Losing a loved one in a tragic accident is difficult enough. And on top of that, you may face the financial difficulties of that person's funeral, loss of income, and more. You may be owed compensation for these losses and the significant grief you have suffered.
Too often, the negligence of others causes the loss of companionship, support, and love of a family member. When this happens, a wrongful death lawsuit may be appropriate.
A successful wrongful death case may result in substantial compensation for the surviving family members. You may be wondering how to calculate wrongful death damages. Our skilled Cincinnati wrongful death attorneys at The Moore Law Firm know how to calculate your potential damages and seek them on your behalf. We know what you have been through and are here to help.
Evidence Needed To Prove a Wrongful Death Claim
The plaintiff is required to prove certain elements of a wrongful death claim. Most wrongful death claims stem from another party's negligence, which means you and your attorney will seek to establish:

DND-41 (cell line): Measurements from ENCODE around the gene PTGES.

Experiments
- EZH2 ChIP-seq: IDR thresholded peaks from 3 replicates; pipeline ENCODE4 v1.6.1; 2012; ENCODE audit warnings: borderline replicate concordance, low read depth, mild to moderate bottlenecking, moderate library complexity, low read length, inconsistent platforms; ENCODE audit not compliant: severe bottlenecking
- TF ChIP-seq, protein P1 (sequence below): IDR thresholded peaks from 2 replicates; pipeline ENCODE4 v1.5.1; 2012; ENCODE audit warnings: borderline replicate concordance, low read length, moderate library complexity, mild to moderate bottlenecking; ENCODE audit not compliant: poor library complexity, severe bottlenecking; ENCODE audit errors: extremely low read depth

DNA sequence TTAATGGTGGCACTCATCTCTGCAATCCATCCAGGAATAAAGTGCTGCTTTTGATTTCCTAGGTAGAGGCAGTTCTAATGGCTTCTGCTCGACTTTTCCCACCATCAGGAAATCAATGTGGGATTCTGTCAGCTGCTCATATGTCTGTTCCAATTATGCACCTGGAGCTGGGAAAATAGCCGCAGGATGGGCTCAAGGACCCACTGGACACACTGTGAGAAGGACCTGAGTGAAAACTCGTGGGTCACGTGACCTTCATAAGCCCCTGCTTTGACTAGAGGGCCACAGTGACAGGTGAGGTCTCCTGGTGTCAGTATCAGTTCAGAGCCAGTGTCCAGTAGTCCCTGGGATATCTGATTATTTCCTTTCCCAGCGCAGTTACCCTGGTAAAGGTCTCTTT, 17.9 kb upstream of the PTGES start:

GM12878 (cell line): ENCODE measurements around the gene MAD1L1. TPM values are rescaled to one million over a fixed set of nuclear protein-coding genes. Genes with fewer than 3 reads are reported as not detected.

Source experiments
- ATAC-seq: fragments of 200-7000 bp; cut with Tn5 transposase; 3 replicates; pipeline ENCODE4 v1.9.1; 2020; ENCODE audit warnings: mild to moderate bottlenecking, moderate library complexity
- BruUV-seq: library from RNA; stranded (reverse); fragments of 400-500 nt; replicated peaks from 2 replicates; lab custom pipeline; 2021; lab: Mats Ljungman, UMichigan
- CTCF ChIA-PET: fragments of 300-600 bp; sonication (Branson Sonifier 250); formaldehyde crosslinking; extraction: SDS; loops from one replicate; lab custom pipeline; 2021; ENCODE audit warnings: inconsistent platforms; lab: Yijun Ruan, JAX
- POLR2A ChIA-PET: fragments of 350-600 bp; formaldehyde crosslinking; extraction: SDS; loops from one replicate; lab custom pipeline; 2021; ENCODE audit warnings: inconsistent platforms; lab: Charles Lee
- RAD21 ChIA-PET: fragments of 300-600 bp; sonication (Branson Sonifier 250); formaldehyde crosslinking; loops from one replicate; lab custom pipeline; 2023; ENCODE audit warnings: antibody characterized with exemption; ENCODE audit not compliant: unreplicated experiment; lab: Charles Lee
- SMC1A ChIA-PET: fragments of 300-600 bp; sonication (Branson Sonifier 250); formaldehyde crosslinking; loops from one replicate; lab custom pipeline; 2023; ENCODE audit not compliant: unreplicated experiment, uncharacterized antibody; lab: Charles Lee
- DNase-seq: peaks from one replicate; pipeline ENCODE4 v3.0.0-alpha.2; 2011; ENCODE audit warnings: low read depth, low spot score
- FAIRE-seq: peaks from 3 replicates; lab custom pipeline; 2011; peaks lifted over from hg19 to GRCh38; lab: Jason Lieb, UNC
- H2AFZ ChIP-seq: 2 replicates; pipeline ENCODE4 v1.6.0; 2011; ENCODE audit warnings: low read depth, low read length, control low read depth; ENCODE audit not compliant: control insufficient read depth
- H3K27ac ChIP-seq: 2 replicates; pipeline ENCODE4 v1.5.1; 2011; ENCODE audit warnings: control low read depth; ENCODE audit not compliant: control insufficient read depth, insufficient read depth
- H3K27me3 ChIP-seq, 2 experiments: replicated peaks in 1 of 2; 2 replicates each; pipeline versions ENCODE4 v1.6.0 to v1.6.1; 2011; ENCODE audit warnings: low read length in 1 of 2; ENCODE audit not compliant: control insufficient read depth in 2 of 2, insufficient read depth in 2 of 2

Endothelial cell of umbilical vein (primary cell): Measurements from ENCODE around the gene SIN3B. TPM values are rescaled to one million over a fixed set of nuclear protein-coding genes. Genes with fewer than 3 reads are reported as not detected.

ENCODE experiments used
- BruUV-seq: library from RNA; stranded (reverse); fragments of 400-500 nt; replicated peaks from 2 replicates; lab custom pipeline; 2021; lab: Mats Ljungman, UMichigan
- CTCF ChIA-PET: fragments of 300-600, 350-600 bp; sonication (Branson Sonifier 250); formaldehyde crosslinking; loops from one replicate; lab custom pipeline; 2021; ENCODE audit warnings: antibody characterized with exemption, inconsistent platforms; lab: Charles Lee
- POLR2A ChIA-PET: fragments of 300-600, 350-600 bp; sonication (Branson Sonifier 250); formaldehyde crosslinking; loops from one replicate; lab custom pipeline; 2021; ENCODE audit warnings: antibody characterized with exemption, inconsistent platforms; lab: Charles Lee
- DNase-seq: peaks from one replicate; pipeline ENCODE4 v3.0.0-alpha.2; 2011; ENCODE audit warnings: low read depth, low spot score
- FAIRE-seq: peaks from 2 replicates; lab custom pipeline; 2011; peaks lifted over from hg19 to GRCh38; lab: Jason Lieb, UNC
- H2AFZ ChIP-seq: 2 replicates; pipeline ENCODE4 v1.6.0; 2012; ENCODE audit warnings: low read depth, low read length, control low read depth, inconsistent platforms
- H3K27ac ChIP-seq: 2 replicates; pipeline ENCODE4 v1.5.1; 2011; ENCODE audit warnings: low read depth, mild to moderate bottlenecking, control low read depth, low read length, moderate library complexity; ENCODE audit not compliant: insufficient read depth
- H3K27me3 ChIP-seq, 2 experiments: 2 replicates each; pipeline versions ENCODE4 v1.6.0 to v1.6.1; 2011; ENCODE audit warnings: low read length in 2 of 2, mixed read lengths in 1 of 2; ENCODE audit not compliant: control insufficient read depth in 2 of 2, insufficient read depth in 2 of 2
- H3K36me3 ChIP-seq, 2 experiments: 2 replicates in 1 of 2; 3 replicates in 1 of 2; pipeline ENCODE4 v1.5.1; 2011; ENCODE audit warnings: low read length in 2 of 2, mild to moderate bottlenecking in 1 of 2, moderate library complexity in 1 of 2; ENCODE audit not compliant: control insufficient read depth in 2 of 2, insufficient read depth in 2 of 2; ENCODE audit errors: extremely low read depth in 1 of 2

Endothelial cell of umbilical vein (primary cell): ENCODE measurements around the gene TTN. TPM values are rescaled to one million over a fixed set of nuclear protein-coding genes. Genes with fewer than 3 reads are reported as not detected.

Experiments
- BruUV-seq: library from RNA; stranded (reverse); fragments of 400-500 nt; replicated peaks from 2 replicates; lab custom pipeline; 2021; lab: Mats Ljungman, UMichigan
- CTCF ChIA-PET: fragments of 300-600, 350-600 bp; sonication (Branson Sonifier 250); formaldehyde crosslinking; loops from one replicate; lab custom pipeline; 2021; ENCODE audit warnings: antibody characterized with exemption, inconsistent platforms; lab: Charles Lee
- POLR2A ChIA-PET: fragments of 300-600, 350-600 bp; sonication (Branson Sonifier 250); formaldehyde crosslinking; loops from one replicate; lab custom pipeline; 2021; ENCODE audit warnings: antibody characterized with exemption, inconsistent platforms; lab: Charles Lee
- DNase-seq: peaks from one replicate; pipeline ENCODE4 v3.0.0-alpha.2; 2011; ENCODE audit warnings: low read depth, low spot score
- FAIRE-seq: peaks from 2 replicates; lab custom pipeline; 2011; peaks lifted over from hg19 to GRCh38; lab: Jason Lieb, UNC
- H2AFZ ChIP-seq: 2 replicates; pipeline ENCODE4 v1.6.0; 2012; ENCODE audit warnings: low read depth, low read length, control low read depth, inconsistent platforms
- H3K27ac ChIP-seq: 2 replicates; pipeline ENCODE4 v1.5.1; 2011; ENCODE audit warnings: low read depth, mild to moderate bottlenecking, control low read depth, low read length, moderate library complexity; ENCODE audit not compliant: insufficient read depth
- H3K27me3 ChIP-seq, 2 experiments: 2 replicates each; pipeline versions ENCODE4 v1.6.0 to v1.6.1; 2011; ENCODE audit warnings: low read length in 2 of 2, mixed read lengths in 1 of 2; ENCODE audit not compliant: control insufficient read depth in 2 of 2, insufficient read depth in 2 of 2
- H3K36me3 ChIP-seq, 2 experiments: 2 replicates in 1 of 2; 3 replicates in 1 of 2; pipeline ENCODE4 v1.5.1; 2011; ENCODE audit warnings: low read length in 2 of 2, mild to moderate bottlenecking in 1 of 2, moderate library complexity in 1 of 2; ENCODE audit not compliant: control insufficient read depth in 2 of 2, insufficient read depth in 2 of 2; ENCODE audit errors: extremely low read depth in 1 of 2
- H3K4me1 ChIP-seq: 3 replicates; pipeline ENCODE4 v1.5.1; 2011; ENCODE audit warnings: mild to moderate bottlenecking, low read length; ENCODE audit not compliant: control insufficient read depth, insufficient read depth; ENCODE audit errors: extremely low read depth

- Duty: The defendant had a duty or responsibility toward the deceased family member.
- Breach: The defendant breached the duty they owed.
- Causation: The breach of duty led to the victim's death.
- Damages: The surviving family members suffered damages due to the decedent's death.
A dedicated attorney can help investigate the cause of death, calculate the costs you suffered, and seek the fullest possible compensation for your family.
What's Involved in Wrongful Death Calculation?
There are three main components in determining damages for wrongful death. Each is an essential part of the compensation you may be owed.
Economic damages refer to the financial harms you have suffered, such as:
- The decedent's expected lifetime earnings
- Potential inheritances
- Services and goods provided by the decedent
- Medical expenses
- Funeral expenses
- Lost benefits the decedent would have earned (pension, medical coverage, etc.)
These damages have a specific monetary value that may be assigned to them, making them easier to prove in many circumstances.